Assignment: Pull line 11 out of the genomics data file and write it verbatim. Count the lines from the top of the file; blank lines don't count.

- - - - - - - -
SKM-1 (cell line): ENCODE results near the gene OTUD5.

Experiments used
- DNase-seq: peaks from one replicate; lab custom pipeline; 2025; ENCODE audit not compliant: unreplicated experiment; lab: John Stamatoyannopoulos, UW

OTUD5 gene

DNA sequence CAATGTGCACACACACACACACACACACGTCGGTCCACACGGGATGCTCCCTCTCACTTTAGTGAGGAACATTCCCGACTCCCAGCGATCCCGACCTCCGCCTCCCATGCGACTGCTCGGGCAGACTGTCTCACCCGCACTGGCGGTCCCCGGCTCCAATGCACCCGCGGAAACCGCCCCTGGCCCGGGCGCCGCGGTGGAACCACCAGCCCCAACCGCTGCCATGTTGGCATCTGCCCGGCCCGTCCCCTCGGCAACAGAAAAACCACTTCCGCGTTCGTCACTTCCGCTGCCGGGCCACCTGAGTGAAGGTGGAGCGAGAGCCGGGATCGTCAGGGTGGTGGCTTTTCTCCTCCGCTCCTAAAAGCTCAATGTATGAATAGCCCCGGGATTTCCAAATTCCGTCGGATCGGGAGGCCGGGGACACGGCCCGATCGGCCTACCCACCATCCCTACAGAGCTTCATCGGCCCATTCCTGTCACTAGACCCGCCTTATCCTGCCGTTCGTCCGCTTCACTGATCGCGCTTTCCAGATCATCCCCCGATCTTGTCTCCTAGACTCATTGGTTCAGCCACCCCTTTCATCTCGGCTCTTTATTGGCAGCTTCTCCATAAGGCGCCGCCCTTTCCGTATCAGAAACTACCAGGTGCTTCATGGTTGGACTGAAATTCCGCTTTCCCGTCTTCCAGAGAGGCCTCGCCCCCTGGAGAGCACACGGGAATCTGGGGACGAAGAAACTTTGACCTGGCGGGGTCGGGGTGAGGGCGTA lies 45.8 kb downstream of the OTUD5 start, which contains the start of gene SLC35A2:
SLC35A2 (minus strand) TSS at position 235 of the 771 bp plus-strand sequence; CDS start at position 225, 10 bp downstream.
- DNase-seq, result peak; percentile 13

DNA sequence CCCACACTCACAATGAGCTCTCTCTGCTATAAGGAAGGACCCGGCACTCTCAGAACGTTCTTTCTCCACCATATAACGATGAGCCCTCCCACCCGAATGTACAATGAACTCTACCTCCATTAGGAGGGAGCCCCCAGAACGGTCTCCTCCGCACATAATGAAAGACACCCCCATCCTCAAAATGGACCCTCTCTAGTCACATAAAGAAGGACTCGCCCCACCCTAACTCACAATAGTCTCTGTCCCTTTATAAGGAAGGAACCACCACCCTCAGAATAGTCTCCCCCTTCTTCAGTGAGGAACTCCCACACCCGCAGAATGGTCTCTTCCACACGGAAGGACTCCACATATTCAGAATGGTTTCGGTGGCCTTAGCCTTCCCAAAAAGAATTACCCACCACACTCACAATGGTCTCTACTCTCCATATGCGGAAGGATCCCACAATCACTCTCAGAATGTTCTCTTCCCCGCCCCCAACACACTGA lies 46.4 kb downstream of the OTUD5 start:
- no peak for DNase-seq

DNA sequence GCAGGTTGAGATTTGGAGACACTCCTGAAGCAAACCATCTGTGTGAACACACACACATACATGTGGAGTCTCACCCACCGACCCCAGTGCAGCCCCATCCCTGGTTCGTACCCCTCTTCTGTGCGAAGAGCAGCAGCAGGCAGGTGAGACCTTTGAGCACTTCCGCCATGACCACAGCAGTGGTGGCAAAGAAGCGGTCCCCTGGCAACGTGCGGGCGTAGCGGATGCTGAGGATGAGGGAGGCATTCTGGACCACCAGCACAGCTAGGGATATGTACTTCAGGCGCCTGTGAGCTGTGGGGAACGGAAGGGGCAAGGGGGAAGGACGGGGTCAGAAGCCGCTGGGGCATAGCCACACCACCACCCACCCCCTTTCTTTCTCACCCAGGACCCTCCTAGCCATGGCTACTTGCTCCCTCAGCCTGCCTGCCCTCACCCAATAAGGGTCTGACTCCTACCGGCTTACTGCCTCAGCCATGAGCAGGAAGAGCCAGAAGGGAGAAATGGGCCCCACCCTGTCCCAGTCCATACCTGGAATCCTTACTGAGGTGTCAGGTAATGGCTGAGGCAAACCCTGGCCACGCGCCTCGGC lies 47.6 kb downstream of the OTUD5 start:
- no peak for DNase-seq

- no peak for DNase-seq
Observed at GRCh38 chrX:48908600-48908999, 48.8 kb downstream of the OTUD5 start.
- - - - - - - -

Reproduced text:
- no peak for DNase-seq